Bitcoin’s price is on the upswing, and so is the amount of computing power securing the network as a once-in-four-years event known as the halving approaches.
The world’s oldest cryptocurrency is up 12% over the past five days, and less than a percent over the last 24 hours, trading in $7,600-$7,700 territory Tuesday.
The price for one BTC has been above the technical indicator 10-day and 50-day moving averages, indicating bullish sentiment.
Meanwhile, mining power is making a comeback from March lows. After a high of 121 exahashes, or millions of terahashes, per second (EH/s) in early March, the network dropped to 95 EH/s by March 19. The hashrate is now trending up again ahead of the halving.
Bitcoin’s March price bloodbath, with over $700 million in BitMEX liquidations triggered, likely contributed some to the March mining power dip as some machines became less profitable. However, bitcoin’s 19% gain over the past month certainly doesn’t hurt miners now.
Read More: Chinese City Known for Bitcoin Mining Needs to Burn Excess Hydropower
Despite the recent increase, network power will likely recede over time, according to John Lee Quigley, an analyst for MinerUpdate.
“Hashrate is expected to decline post-halving with industry professionals estimating decreases in the range of 13% to 60%,” Quigley wrote in an April report.
Read More: Bitcoin Halving 2020, Explained
Vishal Shah, an options trader and founder of derivatives exchange Alpha5, sees inflows to cryptocurrencies broadly as one reason for bitcoin’s recent price appreciation.
“The past week at least appears to be spot-led and is indicative of some unlevered capital funneling into crypto in general,” he said.
Yet, as bitcoin’s price continues its rebound from March lows below $4,000, the real pop may not come until summer or fall.
“The real climb around halvings occurs months later,” post-halving, according to Henrik Kugelberg, a Sweden-based over-the-counter crypto trader. “I see no reason that will not happen again.”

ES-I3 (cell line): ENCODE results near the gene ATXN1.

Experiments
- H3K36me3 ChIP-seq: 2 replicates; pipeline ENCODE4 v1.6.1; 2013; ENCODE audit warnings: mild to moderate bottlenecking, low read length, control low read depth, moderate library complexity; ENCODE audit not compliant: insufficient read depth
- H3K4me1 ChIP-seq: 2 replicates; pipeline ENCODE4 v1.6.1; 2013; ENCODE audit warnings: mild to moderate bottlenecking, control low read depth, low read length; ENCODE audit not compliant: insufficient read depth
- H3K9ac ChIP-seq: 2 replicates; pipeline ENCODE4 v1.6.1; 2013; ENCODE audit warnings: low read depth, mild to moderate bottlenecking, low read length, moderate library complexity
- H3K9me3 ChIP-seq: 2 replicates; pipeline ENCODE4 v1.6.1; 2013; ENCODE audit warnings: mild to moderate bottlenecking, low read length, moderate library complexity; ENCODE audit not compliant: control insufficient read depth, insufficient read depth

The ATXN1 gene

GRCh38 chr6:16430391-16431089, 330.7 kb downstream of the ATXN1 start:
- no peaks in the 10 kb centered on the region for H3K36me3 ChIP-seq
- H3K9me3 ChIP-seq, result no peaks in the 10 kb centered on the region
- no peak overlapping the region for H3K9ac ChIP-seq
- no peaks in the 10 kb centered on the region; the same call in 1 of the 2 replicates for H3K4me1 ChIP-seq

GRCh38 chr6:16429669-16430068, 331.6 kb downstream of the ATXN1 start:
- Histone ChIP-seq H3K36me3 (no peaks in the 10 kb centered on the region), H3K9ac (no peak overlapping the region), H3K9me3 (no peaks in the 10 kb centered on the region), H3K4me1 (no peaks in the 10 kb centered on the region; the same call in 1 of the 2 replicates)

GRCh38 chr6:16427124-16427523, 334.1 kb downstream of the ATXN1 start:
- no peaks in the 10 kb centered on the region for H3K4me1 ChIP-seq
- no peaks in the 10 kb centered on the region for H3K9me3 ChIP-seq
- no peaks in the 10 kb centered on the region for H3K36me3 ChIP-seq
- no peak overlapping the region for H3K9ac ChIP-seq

Read More: Two Weeks From Halving, Bitcoin Rally Brings $10K Into View
The rationale for bullishness, while hotly debated, is that once the amount of supply entering the system every 10 minutes or so drops from 12.5 BTC to 6.25, unchanged demand should drive the price up.
“Both previous halvings had a very positive impact on bitcoin’s price, since they compress the supply and drive greater demand,” said Sebastian Serrano, CEO at Argentina-based crypto payments company Ripio.
Digital assets on CoinDesk’s big board performed well Tuesday with nearly everything in the green. The second-largest coin by market cap, ether (ETH), gained 1% as of 20:25 UTC (4:25 p.m. EDT).
Read more: Why Bitcoin’s Next ‘Halving’ May Not Pump the Price Like Last Time
Big gainers included lisk (LSK) gaining 11.5%, stellar (XLM) climbing by 8.7% and xrp (XRP) jumping 8.4%. All price changes are as of 20:25 UTC (4:25 p.m. EDT).
Oil remains in turmoil, although only down 1.8% as of 20:25 UTC (4:25 p.m. EDT) However, the 30-day historical volatility of oil has been higher than bitcoin’s this month.
“The oil market implosion just reminds us that there are many skeletons in the traditional market closet, and a lot fewer in digital assets than many believe,” digital asset investment firm Arca wrote in its Monday letter this week.
Read More: Oil’s Been More Volatile Than Bitcoin for Nearly 2 Months, Data Shows
Gold traded flat Tuesday and closed the New York trading session at $1,708.
“Gold has shied away from marking new highs with all the optimism going around,” said Mati Greenspan, founder of Quantum Economics, in an investor update, referring to gold’s role as a store of value in bleak times.
The S&P 500 index slipped less than a percent – down 10% year-to-date. U.S. Treasury bonds slipped – yields, which move in the opposite direction as price, were down with yields on the 2-year down 13.8%.
Europe’s FTSE Eurotop 100 index of largest companies in Europe ended its trading day in the green 1.6% amid positive news of pandemic lockdown easing.
In Asia, the Nikkei 225 index of Japanese stocks closed almost flat with losses in the transportation and real estate sectors.
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